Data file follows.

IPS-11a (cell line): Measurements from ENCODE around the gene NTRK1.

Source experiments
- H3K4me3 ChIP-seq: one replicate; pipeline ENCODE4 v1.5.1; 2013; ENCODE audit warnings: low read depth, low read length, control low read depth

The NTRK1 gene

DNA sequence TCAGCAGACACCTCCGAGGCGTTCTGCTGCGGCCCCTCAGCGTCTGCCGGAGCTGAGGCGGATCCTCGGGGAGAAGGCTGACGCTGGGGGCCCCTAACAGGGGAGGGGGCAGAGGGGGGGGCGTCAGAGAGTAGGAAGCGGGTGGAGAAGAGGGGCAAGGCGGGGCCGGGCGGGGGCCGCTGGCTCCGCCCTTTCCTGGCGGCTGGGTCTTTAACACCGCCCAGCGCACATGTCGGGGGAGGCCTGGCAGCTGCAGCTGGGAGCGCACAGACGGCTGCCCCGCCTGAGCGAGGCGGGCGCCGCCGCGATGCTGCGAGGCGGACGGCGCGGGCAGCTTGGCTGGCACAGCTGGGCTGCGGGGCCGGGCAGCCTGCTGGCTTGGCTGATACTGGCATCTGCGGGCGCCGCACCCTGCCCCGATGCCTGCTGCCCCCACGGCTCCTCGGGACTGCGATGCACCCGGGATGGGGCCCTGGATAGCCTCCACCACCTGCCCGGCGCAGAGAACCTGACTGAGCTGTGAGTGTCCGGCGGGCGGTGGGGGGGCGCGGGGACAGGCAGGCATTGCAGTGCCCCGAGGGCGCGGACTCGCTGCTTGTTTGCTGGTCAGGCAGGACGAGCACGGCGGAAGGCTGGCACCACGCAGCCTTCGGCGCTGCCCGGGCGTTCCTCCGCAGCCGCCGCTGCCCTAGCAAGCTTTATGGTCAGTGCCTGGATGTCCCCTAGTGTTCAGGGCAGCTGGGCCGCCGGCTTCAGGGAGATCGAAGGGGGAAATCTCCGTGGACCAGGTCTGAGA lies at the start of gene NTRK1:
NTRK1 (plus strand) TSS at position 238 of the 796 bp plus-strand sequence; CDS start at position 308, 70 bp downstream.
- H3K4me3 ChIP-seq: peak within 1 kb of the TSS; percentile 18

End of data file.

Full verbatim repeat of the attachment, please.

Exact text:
IPS-11a (cell line): Measurements from ENCODE around the gene NTRK1.

Source experiments
- H3K4me3 ChIP-seq: one replicate; pipeline ENCODE4 v1.5.1; 2013; ENCODE audit warnings: low read depth, low read length, control low read depth

The NTRK1 gene

DNA sequence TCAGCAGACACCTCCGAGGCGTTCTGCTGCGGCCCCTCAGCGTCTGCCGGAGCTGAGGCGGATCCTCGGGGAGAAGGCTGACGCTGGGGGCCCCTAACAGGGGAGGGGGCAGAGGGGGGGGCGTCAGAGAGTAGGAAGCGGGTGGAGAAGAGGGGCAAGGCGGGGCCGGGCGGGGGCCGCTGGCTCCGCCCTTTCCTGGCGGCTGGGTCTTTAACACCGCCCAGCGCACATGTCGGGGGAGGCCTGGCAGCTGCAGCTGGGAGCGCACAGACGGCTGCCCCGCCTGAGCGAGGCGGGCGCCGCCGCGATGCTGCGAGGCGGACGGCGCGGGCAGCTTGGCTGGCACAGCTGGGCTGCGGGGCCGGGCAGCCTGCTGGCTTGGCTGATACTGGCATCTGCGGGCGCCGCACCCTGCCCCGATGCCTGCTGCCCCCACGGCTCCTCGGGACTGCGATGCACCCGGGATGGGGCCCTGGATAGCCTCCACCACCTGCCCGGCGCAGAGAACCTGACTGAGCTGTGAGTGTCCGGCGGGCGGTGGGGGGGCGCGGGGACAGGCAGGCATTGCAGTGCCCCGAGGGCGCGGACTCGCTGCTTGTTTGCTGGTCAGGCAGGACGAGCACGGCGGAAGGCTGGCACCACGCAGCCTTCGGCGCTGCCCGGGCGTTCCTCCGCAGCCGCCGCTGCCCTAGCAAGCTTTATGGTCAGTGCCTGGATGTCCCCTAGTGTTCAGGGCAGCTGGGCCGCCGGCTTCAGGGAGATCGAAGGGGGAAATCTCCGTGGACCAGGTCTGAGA lies at the start of gene NTRK1:
NTRK1 (plus strand) TSS at position 238 of the 796 bp plus-strand sequence; CDS start at position 308, 70 bp downstream.
- H3K4me3 ChIP-seq: peak within 1 kb of the TSS; percentile 18